The second point is that these insurers have off-shore accounts where they stuff profit. I know this because a friend used to work for a large HMO and he is very aware of this practice. I am not anti-business nor a conspiracy guy, but there is doubt in my mind that these accounts siphon off profit. How they keep it off the books is above my pay grade.

  38. Sorry, the next to last sentence should read, “I am nor anti-business nor a conspiracy guy, but there is NO doubt in my mind these accounts siphon off profit.

  39. Both Switzerland and Taiwan, which reorganized their countries’ health care systems in the ’90s, looked at the U.S. system along with other countries’ before deciding on the best health care system for themselves. Both of them decided to take the profits out of the insurance industry (at least for basic plans that would cover everyone), relegating insurance companies to simple claims payers. Further, these countries set up a regulatory body to determine rates for what doctors and hospitals could charge for each medical procedure and drug companies for each drug that was prescribed.

    Until the U.S. is ready to take the profit out of basic insurance, set rates for providers, cap drug and medical device costs and make it clear to doctors and medical technicians that they will have to settle for lower salaries – especially specialists – our health care system will never be financially supportable.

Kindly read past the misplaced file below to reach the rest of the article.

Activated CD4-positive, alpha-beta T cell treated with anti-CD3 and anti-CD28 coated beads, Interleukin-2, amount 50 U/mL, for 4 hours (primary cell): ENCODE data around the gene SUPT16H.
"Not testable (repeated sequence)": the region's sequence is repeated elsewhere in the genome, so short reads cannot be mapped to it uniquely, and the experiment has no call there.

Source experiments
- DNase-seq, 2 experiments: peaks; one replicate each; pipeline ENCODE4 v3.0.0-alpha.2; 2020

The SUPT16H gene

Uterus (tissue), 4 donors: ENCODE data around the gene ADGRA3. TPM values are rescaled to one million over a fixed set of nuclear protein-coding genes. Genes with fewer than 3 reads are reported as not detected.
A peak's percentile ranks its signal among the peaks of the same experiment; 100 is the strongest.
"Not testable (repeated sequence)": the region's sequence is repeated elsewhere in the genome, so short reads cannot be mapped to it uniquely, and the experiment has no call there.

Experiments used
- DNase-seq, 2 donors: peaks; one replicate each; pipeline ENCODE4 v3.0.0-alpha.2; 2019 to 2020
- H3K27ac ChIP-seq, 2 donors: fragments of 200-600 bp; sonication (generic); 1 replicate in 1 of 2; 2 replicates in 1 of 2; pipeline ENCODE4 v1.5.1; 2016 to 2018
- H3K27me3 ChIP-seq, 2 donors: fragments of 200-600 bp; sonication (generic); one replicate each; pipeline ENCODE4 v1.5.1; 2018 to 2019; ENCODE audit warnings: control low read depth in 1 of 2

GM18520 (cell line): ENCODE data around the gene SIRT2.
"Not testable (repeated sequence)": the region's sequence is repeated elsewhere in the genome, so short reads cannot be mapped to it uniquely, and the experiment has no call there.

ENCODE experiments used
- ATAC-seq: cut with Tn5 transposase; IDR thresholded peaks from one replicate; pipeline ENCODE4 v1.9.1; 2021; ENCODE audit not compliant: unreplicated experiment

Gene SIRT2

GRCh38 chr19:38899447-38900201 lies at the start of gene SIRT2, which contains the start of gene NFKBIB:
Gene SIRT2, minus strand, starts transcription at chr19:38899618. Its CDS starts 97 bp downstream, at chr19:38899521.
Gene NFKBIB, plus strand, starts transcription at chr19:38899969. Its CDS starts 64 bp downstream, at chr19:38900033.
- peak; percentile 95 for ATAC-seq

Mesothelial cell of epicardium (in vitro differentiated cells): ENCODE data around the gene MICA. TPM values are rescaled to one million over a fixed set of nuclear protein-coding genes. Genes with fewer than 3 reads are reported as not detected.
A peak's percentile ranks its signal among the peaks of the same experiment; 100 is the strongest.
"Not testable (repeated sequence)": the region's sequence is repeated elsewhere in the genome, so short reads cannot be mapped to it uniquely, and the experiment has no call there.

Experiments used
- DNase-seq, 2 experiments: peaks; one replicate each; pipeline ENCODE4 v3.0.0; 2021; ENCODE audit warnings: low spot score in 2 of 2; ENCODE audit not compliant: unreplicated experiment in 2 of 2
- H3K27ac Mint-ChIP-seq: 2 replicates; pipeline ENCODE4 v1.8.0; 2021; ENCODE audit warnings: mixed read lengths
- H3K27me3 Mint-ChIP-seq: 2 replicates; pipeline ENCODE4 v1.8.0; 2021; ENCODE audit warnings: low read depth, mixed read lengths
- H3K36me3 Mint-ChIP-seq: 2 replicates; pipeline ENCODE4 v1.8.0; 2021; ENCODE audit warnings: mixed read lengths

But these are steps our congressional representatives will never take as long as their continued employment is dependent upon campaign contributions from the very industries they should be regulating. We need public campaign financing.

  40. Kuhl writes: “But, I do not believe that we can achieve any meaningful health spending reduction just by bashing or financially squeezing the health insurance companies.”

    Neither does anybody else. What we ought to do is abolish them. They profit from killing people. That’s immoral.

  41. That is exactly the most glaring point. Just take a look at the overhead and administrative costs of our privately run system versus any publicly run system in Europe or North America. I’m surprised they would run such a garbage piece on an otherwise respectable blog.

  42. This expenditure represents about 75% of medical costs. In essence we spend 3/4 of our health care dollars on the last one month of life.

  43. This is a terrible post. As others have said, it completely ignores the fact that the immense sums of money being wasted by insurance companies are not manifested as profits, but are instead directed towards insiders or wasted in non-productive attempts to deny care.

    They are a massive drain on the system.